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What Would Don Draper Do?

By Avi Dan
Published July 28, 2008 in Adweek

What would Don Draper, the brilliant creative director of the fictional advertising agency Sterling Cooper in the show Mad Men do if he joined the business today? If he were catapulted back into advertising agency future in a souped up DeLorean, he won’t recognize it: no cigarettes, no sexism, and no three martini lunches. The business got dull for the frat boys.

I got into the business on the tail of the Bernbach creative revolution. I was fortunate enough to work with two creative geniuses, the late Roy Grace and Diane Rothschild, who were in Ground Zero of that revolution. And in a magical agency called Wells, Rich, Greene that epitomized the creative revolution from the first moment when Mary Wells got mobile artist Alexander Calder to paint the fuselage of Braniff Airways planes. We didn’t  even have monikers like “non-traditional” for things like that then, we just called them ideas.

But the creative revolution was mainly about TV, and about image. And although at first we didn’t notice it, it petered out. Cable killed broadcast TV, and advertising was slow to adapt to a more democratized landscape. We lost our mojo because we got fat and lazy and just shoved our commercials down consumers’ throats by doing the same old, same old. So, the consumers took control.  First with the remote control and DVRs and later with their keypads.

To paraphrase Norma Desmond, the mad, decaying heroine of the 1950 film noire classic “Sunset Boulevard”, “The Consumer didn’t get bigger. The agencies got smaller”. Clinging to traditional solutions in TV commercials and ignoring the evolution of an interactive, interconnected world around them, and at best paying lip service to the needs of their clients to integrate their communication, find new ways to reach their customers and measure ROI.

Enter the media agencies.

We are now at the early stages of a new creative revolution, one that is media agency driven. Much of the hoopla in the press is on one aspect of  this revolution –digital agencies, and lots of it is about social media of late. This is understandable. Digital is new. Social media is newer. It’s growing very fast (albeit from a small base) and it’s good “copy” – how the damn thing gets monetized is another matter. But the revolution is much broader than that. And ignored. It’s in music. In gaming. In PR. In customer services. In video. In design as media. Everything is media today.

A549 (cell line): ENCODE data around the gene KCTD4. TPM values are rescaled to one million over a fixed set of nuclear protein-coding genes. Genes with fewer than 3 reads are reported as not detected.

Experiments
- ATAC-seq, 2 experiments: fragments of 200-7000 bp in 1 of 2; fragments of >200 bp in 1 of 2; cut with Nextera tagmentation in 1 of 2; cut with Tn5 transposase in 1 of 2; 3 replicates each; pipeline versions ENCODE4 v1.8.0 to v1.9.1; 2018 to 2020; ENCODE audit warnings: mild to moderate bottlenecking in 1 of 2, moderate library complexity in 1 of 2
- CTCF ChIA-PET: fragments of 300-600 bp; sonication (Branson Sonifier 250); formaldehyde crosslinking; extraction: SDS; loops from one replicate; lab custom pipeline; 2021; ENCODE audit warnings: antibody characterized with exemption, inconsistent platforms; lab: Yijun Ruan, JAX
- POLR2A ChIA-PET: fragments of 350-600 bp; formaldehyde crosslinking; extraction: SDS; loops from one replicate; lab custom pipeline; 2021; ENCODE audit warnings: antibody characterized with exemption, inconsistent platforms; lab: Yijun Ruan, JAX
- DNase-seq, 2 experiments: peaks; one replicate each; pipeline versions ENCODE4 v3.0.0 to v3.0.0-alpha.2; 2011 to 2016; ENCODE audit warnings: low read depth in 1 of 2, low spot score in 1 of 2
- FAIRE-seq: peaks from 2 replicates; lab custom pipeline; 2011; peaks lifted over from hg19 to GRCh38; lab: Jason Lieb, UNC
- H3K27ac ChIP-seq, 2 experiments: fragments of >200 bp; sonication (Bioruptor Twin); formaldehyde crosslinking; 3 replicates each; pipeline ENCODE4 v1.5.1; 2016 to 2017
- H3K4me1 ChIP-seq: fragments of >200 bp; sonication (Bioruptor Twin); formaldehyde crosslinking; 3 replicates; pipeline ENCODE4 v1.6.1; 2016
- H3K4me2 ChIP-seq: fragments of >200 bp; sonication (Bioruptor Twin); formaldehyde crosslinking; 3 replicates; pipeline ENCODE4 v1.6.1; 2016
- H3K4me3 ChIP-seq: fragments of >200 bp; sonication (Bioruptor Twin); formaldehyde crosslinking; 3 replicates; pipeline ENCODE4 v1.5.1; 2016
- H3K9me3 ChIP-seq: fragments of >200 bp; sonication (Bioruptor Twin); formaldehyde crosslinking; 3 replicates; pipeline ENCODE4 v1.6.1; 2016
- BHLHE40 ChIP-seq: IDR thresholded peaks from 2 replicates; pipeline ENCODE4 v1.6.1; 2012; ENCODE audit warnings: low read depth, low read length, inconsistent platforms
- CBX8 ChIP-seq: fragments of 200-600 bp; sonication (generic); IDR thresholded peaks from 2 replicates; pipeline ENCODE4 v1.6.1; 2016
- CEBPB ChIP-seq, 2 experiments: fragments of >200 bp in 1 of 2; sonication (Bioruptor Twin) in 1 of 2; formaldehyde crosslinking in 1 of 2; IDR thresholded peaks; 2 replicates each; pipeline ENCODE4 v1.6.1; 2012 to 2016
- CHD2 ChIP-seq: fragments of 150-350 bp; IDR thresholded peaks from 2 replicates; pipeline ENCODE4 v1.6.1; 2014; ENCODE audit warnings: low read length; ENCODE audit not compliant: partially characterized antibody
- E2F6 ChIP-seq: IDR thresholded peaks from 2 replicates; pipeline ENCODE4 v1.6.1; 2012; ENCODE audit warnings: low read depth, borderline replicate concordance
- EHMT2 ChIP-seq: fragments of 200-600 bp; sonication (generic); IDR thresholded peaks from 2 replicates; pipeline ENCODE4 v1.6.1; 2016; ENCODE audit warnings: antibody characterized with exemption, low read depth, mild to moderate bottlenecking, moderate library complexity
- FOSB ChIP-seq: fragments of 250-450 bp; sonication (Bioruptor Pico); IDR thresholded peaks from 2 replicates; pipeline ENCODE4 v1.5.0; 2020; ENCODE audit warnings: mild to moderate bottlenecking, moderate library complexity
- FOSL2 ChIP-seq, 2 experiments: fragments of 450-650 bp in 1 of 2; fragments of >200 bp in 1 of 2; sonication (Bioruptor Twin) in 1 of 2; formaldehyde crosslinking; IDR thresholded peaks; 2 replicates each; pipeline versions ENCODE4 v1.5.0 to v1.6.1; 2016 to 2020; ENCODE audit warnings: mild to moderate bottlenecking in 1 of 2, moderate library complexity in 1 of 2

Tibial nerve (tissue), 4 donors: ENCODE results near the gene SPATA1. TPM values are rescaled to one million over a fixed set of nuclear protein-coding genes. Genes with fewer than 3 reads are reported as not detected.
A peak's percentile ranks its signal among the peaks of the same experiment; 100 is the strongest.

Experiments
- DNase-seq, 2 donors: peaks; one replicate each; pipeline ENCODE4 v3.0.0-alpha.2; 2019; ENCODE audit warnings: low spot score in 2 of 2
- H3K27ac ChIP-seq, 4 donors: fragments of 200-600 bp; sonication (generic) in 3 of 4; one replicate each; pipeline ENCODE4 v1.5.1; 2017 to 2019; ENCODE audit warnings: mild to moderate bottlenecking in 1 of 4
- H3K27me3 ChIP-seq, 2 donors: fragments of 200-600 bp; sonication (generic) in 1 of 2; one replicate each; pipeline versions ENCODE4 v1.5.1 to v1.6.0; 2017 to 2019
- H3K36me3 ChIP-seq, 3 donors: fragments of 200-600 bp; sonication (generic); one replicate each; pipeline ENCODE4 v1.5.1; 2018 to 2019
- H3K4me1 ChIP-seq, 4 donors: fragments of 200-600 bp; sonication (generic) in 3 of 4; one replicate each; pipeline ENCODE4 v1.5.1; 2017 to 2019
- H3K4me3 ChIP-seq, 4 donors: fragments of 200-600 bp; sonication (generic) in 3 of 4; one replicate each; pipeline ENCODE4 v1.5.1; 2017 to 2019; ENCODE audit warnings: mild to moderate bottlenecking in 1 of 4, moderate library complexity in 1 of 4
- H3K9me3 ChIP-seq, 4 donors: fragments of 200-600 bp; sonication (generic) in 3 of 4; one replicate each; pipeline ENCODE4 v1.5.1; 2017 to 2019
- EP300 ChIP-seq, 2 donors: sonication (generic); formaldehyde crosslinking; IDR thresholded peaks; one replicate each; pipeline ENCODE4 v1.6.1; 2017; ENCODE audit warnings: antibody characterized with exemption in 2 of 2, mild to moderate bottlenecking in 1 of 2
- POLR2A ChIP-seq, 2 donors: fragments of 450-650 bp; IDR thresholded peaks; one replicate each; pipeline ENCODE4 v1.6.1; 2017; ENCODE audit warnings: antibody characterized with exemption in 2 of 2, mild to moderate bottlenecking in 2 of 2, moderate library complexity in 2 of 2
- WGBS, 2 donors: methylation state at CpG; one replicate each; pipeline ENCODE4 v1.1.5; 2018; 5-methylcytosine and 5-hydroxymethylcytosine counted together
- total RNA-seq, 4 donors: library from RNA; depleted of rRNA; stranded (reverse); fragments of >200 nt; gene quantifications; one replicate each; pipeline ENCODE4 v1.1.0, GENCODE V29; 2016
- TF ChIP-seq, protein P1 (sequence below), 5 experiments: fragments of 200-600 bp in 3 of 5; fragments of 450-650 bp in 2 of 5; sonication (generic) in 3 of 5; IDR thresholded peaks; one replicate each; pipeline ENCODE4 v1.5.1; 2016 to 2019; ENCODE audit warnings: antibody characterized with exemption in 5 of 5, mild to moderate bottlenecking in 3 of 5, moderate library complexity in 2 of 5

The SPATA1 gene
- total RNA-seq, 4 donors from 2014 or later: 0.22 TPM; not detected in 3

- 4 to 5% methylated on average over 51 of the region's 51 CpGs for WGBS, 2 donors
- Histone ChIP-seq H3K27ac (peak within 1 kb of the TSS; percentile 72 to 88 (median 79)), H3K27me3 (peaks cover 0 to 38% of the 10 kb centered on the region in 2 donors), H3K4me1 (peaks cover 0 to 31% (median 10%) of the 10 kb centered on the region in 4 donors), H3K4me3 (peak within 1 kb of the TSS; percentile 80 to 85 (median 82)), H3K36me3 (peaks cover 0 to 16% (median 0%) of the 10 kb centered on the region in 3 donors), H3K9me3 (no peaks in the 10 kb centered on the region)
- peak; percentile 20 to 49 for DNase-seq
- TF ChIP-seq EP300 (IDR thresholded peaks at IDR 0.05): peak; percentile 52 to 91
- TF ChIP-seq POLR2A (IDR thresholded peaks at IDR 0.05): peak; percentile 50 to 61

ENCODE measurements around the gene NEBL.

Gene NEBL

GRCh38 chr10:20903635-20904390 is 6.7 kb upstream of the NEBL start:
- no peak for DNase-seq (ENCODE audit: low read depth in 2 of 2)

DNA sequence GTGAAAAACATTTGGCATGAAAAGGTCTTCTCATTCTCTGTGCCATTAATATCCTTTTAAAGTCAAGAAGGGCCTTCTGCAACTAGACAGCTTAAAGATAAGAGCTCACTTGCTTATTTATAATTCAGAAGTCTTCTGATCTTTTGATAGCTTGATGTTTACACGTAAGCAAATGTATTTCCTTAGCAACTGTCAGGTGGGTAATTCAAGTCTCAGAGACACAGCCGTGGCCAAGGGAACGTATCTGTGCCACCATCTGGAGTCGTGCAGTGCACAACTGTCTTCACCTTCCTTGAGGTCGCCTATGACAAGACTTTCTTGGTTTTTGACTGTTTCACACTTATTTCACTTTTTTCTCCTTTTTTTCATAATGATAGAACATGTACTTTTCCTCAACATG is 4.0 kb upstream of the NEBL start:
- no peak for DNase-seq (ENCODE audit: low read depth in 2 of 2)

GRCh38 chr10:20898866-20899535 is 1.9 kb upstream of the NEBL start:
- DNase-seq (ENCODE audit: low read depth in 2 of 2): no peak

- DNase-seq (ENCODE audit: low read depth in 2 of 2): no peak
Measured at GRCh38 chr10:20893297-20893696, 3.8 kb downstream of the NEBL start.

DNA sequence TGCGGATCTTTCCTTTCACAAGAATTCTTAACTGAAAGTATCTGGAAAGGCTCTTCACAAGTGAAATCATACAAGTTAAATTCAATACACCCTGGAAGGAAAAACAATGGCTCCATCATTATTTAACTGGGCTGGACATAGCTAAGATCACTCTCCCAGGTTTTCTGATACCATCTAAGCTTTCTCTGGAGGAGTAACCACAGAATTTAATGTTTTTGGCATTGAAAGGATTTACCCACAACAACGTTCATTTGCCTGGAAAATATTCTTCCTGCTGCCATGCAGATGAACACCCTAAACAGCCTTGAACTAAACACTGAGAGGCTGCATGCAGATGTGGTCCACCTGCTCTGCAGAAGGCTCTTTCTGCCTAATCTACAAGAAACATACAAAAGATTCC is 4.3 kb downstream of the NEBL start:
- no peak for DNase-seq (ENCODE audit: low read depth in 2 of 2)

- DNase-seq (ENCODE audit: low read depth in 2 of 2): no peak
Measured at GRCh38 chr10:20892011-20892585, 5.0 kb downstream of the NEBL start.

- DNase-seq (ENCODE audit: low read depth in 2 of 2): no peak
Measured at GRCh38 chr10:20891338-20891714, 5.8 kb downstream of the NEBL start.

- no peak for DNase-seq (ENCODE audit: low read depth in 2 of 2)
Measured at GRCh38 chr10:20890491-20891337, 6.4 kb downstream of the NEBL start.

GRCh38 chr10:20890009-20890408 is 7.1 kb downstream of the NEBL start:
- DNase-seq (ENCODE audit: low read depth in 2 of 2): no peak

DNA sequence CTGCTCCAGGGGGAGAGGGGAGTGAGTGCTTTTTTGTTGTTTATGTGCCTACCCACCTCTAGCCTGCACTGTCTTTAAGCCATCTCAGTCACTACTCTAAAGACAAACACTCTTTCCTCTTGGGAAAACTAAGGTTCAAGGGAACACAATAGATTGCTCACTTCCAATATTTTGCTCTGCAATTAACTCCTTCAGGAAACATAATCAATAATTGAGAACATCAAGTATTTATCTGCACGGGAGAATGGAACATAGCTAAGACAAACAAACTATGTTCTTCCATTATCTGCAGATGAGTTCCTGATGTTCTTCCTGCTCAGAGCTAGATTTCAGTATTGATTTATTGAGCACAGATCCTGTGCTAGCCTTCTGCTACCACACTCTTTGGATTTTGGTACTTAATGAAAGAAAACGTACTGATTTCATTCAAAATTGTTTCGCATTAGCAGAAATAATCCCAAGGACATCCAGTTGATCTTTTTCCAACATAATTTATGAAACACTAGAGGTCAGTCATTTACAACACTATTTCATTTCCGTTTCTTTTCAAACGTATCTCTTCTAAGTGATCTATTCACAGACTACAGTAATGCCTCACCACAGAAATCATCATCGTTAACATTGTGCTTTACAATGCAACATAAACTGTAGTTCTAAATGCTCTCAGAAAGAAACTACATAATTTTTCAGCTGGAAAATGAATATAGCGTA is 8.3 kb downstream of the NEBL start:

But most importantly the revolution takes place under the surface, in the less sexy areas of technology where media agencies have a big advantage. This technology brings those agencies ever closer to the consumer proximity to data is becoming as critical to marketing as Wal-mart to its shoppers. It allows media agencies pour over what spooks call raw intelligence: data uncontaminated by subjective interpretation and bias. This means better insights on how and where to connect with consumers, how to measure the engagements, how to enhance brand loyalty and how to arrive at meaningful ROI. The first creative revolution was all about connecting brands to culture. This one goes a step further. It’s about complementing art with science and it’s about understanding engagement differently in a vastly fragmented and much more challenging world. Going from gut instinct to precise understanding and  knowledge. The Red Baron is about to become a space cowboy. John Wanamaker’s lament, “I know that half my advertising is working. I just don’t know which half” is yesterday’s news.

Technology will not hinder creativity; it will make it more robust and crisp. Ideas will matter more than ever, except they would be media-led ideas. The advertising industry’s version of the Tour de France’s Yellow Jersey, worn by the leader, is about to change hands. From the “creatives” to the , the media analysts and strategists who can navigate smartly through reams of behavioral data and develop the creative roadmap to get the brand message to its destination in the most appetizing and efficient manner. The advertising industry is shifting its emphasis from the mindset of curators and editors to that of mathematicians and scientists, and that’s not a bad thing in an age that value measurement. So that’s where I think Don Draper would want to find himself if he entered advertising today. Analyzing consumers IQ and EQ, understand patterns of their behavior, engage in scenario planning,  and coming up with insights and new ways make connections more relevant and more enjoyable.

Having spent the last 30 years in creative agencies (and with some, I use the term loosely) taught me that  Creative is not art and a little more science is not such a bad idea. Is this the revenge of the nerds? Perhaps. But we got what’s coming to us for every meeting in which media got relegated for the last 5 minutes or not didn’t get to present at all after working all night on their flowcharts. A little more science is good for us. It will de-commoditize advertising and will make it more valuable to our clients.

But brothers and sisters of the media agencies, don’t repeat the mistake of the first creative revolution. Don’t make it a media or creative thing, make it an “and”. I mean, who wants to log storyboards deep into New Jersey after eating suspect sushi working on them late into the night and get 5 minutes to present a dozen commercials?

And oh, yeah. Now that you are in charge of the asylum it’s up to you now to bring back some boozing, too.

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